In fact, civil liberties advocates have reason to be so pessimistic about their chances on the Senate floor given that 60 Senators already voted to effectively kill a Senate Judiciary Committee version of the bill that was considered more sensitive to the privacy concerns of liberal advocates. That version also did not include immunity for telecommunications companies.
Plus, liberal Democrats have felt they were rolled before by Reid, who publicly opposed the nominations of both conservative Judge Leslie Southwick and Attorney General Michael Mukasey while working behind the scenes to set up floor votes on them.
But most Democrats said Reid has done the best he can with a difficult situation.
“Those are legitimate issues,” Dodd said of Reid’s apparent conflicts on Southwick and Mukasey. “But you know, you’re leading your caucus. You don’t get to be totally your own person.”
As for the current debate, Whitehouse said the bill improves civil liberties substantially over the current spy program.
“Even if we lose some [votes], there’s important stuff in the bill that’s really worth fighting for,” Whitehouse said.
Intelligence Chairman Jay Rockefeller (D-W.Va.) said Reid did the only thing he could, which was to allow both his bill and the Judiciary measure to follow “regular order” — a process that ultimately ended up favoring the Intelligence bill, which includes immunity.
“That’s not an emotional decision. That’s a clinical decision,” Rockefeller said of the process Reid set up.
But it’s a decision that could end up forcing House Democrats to accept the Senate-passed version, which is expected to withstand an attempt to strip the immunity provision. And that is not being received favorably on the other side of the Capitol.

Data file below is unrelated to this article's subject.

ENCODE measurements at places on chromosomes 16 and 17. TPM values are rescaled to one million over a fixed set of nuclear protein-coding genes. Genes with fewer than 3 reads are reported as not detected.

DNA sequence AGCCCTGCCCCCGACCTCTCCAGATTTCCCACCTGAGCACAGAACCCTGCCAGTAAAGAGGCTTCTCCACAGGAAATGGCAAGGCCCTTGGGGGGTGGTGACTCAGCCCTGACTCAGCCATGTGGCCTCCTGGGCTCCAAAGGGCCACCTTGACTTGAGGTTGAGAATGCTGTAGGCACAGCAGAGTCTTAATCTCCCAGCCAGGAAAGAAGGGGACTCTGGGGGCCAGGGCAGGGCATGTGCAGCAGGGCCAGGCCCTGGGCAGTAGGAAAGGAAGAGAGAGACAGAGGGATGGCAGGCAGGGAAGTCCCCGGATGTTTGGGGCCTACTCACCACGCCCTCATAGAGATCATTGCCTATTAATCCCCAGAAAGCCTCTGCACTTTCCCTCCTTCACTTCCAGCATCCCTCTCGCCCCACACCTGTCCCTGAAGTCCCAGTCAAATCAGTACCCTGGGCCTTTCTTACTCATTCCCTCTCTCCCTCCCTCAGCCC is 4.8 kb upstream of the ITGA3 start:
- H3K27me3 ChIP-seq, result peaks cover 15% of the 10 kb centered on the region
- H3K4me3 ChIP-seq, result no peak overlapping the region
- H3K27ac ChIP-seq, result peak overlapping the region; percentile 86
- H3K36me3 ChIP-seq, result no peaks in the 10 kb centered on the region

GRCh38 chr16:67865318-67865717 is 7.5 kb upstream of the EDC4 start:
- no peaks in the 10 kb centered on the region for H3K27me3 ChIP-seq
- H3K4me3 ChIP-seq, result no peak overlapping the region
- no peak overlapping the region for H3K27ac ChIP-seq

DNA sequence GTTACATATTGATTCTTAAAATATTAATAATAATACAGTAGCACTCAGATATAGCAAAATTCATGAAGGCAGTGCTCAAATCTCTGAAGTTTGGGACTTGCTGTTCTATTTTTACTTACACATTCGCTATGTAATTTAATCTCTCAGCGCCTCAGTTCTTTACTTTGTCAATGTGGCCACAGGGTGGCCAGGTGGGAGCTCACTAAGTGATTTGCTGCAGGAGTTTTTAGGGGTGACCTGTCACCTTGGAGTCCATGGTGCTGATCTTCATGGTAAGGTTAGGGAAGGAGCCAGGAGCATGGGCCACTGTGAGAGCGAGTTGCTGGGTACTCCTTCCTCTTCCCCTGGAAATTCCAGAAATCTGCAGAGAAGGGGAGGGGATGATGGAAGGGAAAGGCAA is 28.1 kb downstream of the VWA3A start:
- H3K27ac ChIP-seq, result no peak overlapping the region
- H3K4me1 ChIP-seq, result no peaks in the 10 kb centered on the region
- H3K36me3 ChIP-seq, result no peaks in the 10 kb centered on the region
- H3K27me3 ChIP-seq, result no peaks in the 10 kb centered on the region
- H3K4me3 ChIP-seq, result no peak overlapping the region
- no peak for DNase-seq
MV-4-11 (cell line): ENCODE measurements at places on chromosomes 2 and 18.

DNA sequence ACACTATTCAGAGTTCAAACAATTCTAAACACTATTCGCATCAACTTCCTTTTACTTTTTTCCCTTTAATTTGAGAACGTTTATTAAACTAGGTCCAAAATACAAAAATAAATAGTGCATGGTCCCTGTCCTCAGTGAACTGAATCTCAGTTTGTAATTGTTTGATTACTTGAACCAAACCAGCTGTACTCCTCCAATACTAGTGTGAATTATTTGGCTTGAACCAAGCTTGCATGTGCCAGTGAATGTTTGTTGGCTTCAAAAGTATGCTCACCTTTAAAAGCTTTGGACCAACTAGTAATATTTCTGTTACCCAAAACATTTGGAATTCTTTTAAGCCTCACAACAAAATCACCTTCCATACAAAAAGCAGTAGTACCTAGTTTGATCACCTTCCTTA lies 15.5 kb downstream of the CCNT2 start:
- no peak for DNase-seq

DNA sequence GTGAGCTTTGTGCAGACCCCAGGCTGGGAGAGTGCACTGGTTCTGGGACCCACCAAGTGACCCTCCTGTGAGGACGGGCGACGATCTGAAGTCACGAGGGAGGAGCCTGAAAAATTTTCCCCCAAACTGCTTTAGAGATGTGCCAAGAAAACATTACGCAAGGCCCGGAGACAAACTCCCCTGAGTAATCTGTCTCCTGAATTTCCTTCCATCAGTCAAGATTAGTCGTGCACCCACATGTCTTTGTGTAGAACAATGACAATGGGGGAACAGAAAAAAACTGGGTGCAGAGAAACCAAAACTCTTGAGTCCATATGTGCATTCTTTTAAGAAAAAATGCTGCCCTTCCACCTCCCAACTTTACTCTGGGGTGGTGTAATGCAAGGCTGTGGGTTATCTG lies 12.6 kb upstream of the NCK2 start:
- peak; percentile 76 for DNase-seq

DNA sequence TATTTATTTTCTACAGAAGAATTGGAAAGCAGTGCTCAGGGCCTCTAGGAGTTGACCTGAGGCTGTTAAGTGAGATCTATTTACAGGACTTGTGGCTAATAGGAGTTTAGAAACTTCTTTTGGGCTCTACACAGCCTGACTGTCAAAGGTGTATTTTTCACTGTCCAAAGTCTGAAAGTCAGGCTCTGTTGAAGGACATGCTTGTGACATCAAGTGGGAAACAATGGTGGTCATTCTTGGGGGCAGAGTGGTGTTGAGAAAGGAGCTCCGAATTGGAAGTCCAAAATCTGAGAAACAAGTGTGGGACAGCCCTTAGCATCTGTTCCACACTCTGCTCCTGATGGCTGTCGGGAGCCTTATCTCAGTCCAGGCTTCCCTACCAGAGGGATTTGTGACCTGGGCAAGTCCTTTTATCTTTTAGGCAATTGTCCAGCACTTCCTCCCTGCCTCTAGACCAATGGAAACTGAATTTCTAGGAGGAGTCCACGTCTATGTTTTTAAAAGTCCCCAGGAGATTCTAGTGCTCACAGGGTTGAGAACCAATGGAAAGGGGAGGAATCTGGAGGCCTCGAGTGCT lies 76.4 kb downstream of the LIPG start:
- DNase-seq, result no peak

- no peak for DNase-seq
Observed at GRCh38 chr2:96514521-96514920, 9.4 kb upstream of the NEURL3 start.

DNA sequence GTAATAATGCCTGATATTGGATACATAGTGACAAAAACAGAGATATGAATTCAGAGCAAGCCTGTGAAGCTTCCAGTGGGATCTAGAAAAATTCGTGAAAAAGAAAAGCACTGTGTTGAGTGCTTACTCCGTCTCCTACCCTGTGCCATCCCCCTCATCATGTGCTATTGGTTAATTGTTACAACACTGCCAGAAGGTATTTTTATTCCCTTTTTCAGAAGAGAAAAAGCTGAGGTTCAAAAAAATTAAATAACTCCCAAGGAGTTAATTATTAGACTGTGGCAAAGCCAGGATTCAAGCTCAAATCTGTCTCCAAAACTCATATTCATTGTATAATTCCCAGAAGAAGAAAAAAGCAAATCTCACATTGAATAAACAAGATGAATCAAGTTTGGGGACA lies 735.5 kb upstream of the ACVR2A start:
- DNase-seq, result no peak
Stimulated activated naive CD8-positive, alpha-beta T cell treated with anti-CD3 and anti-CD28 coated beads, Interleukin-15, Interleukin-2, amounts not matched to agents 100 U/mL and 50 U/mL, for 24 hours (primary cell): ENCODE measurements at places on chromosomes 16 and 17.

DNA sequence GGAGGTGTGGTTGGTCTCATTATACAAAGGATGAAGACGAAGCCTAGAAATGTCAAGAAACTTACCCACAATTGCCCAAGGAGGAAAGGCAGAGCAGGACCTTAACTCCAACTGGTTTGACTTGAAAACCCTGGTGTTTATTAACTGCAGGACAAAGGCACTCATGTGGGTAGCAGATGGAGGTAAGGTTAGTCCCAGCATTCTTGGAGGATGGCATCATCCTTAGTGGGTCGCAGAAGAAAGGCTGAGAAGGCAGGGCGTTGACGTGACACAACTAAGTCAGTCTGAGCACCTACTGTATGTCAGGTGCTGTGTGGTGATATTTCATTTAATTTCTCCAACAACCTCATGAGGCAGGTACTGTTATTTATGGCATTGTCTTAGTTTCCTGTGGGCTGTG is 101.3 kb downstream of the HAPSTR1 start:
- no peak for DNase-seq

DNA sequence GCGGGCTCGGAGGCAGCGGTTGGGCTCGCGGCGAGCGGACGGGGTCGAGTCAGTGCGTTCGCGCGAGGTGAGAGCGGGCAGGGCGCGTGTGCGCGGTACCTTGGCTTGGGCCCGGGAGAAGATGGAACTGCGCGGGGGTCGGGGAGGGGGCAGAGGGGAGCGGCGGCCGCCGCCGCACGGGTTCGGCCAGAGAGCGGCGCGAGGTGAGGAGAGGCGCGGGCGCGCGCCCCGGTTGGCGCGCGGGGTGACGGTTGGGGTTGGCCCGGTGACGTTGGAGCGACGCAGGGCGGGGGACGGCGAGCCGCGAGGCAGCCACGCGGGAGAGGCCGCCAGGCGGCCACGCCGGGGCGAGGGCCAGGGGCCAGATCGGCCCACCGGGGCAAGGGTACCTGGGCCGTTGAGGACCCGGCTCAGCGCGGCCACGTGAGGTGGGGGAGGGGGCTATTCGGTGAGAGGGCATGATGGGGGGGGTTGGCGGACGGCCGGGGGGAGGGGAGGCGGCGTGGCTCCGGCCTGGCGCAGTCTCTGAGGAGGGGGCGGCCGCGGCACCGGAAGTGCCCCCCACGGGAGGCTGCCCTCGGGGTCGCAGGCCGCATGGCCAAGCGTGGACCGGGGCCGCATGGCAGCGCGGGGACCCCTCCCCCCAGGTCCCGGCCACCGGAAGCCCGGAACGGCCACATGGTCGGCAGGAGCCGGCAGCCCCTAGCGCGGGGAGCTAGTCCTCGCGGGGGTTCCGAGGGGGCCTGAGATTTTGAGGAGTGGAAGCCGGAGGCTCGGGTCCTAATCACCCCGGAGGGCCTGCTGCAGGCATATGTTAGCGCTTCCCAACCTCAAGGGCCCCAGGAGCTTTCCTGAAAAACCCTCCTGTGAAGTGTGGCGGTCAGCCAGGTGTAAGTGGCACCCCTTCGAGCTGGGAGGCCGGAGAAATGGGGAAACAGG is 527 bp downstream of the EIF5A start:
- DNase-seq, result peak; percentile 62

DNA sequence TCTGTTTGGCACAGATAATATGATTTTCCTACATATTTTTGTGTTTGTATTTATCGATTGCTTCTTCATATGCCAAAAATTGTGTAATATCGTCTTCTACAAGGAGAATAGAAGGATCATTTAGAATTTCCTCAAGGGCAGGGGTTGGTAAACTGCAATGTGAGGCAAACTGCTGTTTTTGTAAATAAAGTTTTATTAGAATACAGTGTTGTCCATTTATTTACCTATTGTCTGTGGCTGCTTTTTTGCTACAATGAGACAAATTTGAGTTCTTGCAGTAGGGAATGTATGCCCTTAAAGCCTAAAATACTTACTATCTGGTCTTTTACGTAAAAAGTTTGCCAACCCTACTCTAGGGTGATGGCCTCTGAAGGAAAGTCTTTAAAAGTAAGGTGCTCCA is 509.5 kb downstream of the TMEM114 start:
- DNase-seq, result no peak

“The presumption that this is a legislative fait accompli is just not true,” said one House Democratic leadership aide.
Of course, Reid repeatedly has accused Republicans of trying to re-engineer the political firestorm that kicked up last August, when Reid and Speaker Nancy Pelosi (D-Calif.) found themselves backed up against a wall by the White House and Congressional Republicans. With the GOP raising the specter of undetected terrorist attacks during the Congressional recess if Congress did not authorize broad spying powers, Democrats essentially allowed a Republican-sponsored spy bill to pass both chambers.
At issue was the government’s ability to listen in on foreign communications that were routed to or through the United States, and the White House argued that they did not want to have to get warrants in order to collect those phone calls and e-mails.
But that GOP bill expired Feb. 1, and Democrats were only able to negotiate a 15-day extension of the law with the Bush administration.
That means Reid is faced again with being backed up against a Congressional recess when the law expires next Friday. But he vowed Tuesday not to let that happen again.
“The Republicans … want to wind up like it was in August and the Senate passes something and stuffs it down the House’s throat,” Reid said. “I don’t think that’s going to happen either.”
But Republicans aren’t so sure, and they contend that Reid’s true motivation in allowing the Senate Intelligence bill to move forward is because of the same political considerations he faced last year.
“I don’t think he wants us to be able to go out and claim that the Democrats are holding up passage of this particular piece of legislation,” Sen. John Thune (R-S.D.) said. “I think there’s a great risk for him in not allowing this to move forward.”